Q. What is rum made from?
A. Premium rums, like Vizcaya VXOP, are made from the freshly pressed juice of sugar cane. This juice is then fermented, distilled, aged and bottled. Many popular rums that are widely available in both bars and liquor stores in the United States today, however, are made from molasses—which, rather than being produced specifically for the creation of rum, is a byproduct of other processes. Molasses generally results in an inferior product, but when you drink Vizcaya VXOP, you can be assured of experiencing only the highest quality spirits, made from sugar cane harvested at the peak of freshness.
Q. Is all rum aged? Does rum continue to age in the bottle, like fine wine?
A. Not all rum is aged, although most of it is aged in oak barrels to provide a mellow, more elegant taste to what might otherwise be a somewhat raw-tasting tipple. Vizcaya VXOP is aged in select oak barrels that once contained fine bourbons or armagnacs, in order to impart to this distinctive sipping rum a rich, nuanced quality. Most rums are aged before blending, and then bottled. This arrests the aging process, so you can be confident that each glass of Vizcaya will taste as consistently delicious as every other.
Q. What is “rhum agricole” or “methode agricole”?
A. The “methode agricole” is a unique distilling process that can be likened to the “methode champenoise” used to produce fine champagnes. It originally referred to spirits that were produced from freshly squeezed sugar cane juice and distilled to approximately 70 percent alcohol (140 proof) by volume. Rhum agricole, which simply means “agricultural rum,” is in direct contrast to mass-produced industrial rums. Vizcaya VXOP Cask 21 rum, which is painstakingly crafted in the Dominican Republic in the old Cuban style, is a rhum agricole and the ultimate sipping rum.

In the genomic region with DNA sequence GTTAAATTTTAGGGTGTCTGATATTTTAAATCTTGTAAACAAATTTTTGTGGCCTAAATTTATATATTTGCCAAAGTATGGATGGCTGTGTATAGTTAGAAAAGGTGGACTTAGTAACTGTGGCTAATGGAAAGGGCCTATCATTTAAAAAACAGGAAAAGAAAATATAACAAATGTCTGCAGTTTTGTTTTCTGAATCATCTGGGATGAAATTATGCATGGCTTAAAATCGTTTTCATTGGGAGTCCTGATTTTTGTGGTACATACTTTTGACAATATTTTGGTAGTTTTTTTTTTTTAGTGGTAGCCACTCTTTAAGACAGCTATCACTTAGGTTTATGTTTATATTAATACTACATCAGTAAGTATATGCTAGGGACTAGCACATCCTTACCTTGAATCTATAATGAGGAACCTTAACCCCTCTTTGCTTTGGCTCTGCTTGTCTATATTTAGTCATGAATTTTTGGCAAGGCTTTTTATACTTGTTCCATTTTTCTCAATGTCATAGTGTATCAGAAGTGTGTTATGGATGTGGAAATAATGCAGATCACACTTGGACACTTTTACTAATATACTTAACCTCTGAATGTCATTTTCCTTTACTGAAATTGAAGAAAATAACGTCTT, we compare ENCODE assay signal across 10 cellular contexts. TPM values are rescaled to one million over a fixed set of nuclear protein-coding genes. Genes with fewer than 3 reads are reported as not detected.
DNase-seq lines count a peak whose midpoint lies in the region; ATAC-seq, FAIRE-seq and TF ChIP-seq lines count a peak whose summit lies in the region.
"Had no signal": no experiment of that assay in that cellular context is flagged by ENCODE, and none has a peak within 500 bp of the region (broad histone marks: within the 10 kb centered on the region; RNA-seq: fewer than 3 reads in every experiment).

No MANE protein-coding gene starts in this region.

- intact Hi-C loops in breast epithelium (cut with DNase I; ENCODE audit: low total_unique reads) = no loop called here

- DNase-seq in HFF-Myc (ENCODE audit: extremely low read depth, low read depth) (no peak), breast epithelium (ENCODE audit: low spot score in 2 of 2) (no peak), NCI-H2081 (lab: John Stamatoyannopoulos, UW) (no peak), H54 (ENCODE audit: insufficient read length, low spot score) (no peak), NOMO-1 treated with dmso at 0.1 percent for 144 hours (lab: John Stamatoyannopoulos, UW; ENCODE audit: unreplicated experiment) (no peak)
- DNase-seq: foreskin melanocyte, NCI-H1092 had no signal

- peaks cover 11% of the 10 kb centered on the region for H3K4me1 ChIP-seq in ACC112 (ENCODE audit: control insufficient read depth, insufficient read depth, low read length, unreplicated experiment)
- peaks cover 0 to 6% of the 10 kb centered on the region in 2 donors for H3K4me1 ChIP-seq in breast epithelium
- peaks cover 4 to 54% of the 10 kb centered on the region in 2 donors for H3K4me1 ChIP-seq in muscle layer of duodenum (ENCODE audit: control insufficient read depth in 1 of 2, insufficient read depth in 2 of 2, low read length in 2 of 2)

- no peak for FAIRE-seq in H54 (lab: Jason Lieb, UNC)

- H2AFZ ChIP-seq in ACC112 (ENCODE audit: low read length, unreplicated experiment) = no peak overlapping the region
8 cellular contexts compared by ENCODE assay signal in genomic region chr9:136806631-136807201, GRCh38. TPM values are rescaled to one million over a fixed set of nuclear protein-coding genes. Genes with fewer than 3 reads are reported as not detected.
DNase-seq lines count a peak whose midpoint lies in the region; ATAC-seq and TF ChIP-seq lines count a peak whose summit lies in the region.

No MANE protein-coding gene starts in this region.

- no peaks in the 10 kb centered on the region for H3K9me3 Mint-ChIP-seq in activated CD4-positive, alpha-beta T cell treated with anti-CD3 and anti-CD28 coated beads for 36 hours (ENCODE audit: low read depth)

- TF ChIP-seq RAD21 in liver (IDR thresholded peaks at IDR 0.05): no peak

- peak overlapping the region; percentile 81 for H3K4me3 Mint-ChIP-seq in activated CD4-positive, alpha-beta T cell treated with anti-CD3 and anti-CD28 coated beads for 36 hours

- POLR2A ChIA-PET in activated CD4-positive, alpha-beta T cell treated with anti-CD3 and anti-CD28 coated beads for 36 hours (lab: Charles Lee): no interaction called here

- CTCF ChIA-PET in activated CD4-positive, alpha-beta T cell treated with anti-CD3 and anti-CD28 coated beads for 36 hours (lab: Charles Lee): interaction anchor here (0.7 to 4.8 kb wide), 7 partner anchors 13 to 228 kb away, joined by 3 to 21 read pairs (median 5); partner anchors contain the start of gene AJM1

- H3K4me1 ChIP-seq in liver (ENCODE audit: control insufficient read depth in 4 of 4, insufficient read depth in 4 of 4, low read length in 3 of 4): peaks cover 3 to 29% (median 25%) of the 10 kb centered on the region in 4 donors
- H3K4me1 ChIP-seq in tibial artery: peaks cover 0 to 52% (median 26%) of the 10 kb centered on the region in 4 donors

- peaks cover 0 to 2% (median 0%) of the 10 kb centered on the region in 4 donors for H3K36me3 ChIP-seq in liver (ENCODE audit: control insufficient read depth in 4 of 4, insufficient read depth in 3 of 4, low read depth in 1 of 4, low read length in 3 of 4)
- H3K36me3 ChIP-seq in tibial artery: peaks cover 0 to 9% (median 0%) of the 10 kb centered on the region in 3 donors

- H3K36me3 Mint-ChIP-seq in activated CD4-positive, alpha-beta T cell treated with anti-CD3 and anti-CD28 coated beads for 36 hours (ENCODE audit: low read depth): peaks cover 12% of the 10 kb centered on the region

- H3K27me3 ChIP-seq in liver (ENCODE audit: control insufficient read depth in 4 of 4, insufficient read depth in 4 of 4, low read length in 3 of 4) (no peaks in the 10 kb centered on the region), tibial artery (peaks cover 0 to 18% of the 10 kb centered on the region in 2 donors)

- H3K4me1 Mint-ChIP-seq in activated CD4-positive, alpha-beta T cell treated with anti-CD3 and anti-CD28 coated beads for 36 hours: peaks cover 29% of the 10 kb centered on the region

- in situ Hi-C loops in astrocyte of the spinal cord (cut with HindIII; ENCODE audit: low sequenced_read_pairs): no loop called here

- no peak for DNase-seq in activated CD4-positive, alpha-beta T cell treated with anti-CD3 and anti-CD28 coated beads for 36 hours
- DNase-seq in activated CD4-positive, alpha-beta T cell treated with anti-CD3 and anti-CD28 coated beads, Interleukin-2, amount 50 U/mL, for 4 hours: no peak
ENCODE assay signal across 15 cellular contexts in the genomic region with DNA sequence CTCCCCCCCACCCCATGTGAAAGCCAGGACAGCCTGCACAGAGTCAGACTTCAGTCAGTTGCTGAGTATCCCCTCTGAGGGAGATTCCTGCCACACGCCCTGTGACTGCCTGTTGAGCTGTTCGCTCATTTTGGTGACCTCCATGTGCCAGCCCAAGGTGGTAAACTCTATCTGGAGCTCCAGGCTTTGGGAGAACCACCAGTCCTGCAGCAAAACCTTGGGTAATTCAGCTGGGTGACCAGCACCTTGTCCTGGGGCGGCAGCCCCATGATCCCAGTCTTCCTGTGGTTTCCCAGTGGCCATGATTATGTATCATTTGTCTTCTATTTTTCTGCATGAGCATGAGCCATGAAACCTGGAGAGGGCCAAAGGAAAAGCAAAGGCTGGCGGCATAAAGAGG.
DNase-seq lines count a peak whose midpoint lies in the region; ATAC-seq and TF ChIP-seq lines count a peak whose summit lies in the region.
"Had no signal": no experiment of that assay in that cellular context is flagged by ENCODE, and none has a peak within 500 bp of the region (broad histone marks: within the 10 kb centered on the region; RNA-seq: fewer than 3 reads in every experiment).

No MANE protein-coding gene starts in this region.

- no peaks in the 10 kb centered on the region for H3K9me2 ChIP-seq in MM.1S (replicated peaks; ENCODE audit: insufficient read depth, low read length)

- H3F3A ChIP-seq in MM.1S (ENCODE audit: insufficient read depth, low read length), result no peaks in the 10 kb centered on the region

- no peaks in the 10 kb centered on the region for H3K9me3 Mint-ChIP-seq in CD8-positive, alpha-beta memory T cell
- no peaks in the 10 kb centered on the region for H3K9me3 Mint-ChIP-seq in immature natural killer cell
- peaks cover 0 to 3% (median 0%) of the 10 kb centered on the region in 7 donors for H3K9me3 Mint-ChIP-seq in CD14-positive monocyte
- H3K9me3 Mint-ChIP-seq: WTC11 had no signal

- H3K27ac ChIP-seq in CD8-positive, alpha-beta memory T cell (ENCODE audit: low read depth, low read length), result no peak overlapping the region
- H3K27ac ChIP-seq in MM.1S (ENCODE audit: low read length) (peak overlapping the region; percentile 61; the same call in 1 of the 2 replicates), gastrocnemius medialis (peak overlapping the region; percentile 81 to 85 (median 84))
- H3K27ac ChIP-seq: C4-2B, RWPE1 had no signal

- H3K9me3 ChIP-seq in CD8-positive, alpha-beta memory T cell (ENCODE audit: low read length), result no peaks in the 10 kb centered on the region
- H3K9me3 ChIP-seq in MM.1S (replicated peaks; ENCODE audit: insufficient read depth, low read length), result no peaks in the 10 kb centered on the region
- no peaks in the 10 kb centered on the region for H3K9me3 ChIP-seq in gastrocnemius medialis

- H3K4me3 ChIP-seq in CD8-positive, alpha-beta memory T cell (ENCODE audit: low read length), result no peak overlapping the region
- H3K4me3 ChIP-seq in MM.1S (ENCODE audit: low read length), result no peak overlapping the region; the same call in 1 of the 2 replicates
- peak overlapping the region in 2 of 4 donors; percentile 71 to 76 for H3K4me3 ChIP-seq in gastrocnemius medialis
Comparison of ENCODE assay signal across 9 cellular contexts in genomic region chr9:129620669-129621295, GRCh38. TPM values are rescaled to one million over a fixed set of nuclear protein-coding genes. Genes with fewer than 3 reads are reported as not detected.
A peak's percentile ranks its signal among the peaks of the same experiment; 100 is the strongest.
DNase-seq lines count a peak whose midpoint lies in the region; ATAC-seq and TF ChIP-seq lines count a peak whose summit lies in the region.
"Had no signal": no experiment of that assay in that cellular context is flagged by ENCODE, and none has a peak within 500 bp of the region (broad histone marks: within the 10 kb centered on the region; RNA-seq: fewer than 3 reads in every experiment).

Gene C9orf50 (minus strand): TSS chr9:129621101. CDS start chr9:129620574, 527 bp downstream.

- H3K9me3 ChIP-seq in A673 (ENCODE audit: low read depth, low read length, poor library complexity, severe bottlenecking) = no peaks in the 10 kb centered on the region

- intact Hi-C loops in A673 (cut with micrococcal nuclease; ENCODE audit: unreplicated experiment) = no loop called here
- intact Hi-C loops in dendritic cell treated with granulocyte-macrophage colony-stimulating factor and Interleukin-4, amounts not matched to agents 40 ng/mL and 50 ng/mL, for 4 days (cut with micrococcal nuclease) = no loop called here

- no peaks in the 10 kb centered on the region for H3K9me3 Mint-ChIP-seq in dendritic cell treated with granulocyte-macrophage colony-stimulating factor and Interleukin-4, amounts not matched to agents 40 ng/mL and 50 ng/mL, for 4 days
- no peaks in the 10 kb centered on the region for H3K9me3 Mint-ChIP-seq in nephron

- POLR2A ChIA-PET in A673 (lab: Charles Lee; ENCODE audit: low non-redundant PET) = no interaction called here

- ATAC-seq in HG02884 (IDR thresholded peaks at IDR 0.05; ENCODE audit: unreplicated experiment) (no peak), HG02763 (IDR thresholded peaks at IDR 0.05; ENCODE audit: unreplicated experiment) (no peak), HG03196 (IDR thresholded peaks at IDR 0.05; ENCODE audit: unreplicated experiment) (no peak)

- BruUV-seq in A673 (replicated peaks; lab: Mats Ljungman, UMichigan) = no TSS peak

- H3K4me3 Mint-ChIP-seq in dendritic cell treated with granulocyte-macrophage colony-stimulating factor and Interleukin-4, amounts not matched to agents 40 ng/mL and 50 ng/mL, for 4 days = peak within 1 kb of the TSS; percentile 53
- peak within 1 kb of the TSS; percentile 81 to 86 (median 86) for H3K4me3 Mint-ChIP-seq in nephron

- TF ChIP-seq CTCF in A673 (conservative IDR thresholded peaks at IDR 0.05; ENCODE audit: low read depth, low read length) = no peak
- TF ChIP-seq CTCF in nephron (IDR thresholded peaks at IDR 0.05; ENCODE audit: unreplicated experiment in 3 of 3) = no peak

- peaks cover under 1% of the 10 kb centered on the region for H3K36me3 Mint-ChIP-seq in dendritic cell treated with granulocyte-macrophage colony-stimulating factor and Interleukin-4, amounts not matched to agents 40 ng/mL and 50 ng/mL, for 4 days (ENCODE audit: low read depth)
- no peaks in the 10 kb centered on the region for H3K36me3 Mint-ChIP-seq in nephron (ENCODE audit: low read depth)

Q. So what is a sipping rum? Can’t I use Vizcaya with mixers or in cocktails?
A. A sipping rum typically has more complex, refined flavors that are intended to be enjoyed for their own merits, rather than combined with other ingredients that might overpower or obscure them. Sipping rums like Vizcaya are often paired with cigars or food to bring out the rum’s unique characteristics—notes of spice, butterscotch, vanilla, wood smoke and fruit, as well as a warm, inviting bouquet and smooth finish. Considered the ultimate sipping rum, Vizcaya VXOP may be best enjoyed neat, n on the rocks, or with just a splash of water to let its full flavor profile shine through. Nevertheless, we’re not going to tell you that you can’t enjoy Vizcaya as a component of an extraordinary cocktail—make the rum your own and savor it however you wish, as long as you don’t overdo it.
Q. Did pirates really say “Yo-ho-ho and a bottle of rum”?
A. Probably not. The phrase comes from a fictional sea shanty in Robert Louis Stevenson’s famous novel Treasure Island, and has been referenced or used in everything from poems, to television series, to a graphic novel, to a ride at Disneyland. Nevertheless, the tradition of rum drinking aboard ships, whether Navy or pirate, is a long-standing one, and singing “yo-ho-ho and a bottle of rum” fits nicely with the romantic vision we have today of brave, seafaring men.